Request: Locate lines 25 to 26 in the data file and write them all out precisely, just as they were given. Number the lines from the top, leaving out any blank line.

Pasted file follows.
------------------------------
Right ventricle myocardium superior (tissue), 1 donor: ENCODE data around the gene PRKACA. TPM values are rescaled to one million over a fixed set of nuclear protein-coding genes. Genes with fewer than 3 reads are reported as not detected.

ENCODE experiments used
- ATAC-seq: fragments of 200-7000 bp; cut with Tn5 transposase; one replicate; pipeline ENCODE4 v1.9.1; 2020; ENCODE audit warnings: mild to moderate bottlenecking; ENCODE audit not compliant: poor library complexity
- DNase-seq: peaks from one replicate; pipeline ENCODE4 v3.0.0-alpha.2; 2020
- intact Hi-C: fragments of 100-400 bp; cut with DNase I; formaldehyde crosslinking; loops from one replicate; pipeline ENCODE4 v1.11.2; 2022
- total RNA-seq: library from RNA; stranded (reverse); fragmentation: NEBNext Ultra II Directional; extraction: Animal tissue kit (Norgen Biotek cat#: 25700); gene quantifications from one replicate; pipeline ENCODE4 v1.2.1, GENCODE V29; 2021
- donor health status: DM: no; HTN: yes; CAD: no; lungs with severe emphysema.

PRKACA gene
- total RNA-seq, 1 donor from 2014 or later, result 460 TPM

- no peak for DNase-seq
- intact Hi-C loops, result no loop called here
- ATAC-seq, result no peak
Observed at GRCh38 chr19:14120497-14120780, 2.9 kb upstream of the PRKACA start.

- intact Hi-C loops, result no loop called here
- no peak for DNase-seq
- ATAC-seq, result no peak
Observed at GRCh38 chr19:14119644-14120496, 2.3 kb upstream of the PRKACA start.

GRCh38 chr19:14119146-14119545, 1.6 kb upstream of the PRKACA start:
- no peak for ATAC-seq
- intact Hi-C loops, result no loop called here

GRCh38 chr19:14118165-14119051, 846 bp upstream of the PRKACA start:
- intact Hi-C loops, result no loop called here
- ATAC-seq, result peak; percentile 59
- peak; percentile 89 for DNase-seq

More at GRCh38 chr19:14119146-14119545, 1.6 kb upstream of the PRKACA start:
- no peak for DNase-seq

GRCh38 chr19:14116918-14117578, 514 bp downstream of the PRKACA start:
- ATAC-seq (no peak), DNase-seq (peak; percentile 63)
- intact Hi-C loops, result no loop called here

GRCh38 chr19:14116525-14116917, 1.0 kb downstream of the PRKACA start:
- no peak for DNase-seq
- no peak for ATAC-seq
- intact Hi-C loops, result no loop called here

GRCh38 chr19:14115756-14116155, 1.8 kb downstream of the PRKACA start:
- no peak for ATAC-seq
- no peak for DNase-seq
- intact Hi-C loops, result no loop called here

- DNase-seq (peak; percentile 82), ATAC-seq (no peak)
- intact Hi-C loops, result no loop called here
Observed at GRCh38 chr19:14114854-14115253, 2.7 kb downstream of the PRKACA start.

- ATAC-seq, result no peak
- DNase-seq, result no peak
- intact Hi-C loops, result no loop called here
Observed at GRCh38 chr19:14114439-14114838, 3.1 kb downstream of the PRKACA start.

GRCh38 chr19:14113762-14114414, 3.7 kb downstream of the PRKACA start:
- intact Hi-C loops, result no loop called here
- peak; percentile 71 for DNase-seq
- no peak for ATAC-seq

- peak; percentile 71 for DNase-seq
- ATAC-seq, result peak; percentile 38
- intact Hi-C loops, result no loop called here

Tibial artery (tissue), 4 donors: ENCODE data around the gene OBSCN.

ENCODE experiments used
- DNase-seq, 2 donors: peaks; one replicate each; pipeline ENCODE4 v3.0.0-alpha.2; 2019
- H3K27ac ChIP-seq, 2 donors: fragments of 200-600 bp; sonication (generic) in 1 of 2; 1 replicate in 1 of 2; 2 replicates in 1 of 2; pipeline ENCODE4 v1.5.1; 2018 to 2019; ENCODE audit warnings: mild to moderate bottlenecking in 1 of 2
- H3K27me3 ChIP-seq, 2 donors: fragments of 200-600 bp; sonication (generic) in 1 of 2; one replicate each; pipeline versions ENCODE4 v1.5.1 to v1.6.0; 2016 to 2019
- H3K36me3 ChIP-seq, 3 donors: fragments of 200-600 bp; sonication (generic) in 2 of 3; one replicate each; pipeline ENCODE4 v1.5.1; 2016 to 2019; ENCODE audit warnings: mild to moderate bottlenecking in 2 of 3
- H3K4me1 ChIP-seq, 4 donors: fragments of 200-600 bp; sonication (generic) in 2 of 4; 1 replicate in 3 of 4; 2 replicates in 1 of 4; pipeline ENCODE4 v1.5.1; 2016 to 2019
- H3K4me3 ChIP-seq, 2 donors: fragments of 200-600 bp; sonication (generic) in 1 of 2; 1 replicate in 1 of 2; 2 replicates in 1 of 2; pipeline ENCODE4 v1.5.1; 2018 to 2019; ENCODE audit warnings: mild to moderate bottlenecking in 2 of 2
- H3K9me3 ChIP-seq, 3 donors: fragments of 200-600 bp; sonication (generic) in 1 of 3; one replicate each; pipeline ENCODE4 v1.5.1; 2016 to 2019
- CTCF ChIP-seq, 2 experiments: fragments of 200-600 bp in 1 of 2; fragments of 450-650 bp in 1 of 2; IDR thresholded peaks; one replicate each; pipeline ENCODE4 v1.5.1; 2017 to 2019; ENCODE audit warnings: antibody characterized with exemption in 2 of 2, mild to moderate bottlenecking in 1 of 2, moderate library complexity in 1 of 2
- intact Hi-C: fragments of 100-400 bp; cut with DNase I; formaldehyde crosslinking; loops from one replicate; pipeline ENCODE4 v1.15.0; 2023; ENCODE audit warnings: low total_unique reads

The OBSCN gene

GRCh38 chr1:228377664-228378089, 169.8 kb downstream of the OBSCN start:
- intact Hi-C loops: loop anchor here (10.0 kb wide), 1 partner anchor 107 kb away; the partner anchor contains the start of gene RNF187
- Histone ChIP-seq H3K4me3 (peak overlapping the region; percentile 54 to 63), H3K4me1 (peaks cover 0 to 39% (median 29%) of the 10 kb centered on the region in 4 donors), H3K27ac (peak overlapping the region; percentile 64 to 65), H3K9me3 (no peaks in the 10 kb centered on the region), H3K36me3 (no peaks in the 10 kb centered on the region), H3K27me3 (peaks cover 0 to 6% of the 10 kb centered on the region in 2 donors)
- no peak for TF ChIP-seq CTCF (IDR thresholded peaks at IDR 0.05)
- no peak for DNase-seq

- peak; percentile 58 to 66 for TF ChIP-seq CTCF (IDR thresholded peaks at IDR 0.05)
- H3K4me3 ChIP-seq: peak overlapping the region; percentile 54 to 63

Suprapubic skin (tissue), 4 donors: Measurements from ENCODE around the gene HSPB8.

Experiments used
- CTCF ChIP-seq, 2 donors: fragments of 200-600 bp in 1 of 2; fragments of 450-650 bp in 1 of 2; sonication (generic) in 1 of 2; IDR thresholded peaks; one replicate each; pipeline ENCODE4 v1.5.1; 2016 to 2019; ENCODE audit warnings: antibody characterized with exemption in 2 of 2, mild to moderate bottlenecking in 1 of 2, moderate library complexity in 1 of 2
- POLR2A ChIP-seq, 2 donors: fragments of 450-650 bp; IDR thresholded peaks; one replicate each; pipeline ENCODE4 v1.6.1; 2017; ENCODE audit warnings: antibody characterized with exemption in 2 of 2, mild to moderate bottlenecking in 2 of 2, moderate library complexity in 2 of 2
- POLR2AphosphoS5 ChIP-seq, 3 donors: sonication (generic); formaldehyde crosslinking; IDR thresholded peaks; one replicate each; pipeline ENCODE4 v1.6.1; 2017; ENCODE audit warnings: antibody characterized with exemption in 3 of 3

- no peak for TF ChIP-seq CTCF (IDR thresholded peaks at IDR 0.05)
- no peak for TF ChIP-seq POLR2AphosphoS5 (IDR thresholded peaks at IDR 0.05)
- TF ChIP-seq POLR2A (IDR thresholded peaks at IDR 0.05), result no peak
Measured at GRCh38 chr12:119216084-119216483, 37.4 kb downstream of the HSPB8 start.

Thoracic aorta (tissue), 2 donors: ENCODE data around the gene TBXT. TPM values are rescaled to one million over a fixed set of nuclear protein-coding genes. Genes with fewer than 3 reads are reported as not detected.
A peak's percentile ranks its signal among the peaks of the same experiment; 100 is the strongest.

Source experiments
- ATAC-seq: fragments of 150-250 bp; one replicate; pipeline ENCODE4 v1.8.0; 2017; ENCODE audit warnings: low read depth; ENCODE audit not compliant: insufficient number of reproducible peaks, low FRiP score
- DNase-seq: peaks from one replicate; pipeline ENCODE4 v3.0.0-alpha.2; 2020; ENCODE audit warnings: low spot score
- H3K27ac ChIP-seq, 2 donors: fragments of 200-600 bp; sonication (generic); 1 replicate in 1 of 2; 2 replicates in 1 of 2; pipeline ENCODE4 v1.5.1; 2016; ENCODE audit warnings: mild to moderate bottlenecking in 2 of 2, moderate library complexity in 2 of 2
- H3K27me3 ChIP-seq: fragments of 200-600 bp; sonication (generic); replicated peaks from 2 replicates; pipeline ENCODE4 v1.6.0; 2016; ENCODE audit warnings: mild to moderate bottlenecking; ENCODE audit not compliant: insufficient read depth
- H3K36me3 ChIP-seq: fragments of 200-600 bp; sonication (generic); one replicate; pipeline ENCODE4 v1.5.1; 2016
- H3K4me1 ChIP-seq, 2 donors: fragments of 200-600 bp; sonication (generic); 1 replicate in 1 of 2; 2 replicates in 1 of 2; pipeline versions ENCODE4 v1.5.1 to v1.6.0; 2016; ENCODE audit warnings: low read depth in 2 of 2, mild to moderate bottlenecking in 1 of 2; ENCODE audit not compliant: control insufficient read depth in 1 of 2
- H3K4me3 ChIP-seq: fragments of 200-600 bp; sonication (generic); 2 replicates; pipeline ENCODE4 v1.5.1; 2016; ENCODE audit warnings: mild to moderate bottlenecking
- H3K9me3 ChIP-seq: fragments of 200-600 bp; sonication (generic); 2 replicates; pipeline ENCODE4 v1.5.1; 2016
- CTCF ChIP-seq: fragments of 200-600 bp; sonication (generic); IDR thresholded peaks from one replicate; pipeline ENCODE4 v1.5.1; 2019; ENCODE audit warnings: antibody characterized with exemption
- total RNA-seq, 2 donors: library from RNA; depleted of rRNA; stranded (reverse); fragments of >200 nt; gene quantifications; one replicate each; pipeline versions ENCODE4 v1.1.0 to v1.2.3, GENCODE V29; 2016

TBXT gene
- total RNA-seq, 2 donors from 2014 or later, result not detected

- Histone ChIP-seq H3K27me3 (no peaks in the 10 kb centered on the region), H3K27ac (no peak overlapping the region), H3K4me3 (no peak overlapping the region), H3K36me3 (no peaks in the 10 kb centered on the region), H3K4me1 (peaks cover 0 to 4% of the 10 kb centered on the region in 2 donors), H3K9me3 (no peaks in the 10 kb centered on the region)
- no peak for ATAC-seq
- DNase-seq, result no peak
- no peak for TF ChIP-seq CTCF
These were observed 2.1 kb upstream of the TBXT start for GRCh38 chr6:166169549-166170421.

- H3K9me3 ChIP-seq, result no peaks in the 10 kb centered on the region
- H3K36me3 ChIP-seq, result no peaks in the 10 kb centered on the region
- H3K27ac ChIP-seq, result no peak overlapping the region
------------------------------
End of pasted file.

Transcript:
More at GRCh38 chr19:14119146-14119545, 1.6 kb upstream of the PRKACA start:
- no peak for DNase-seq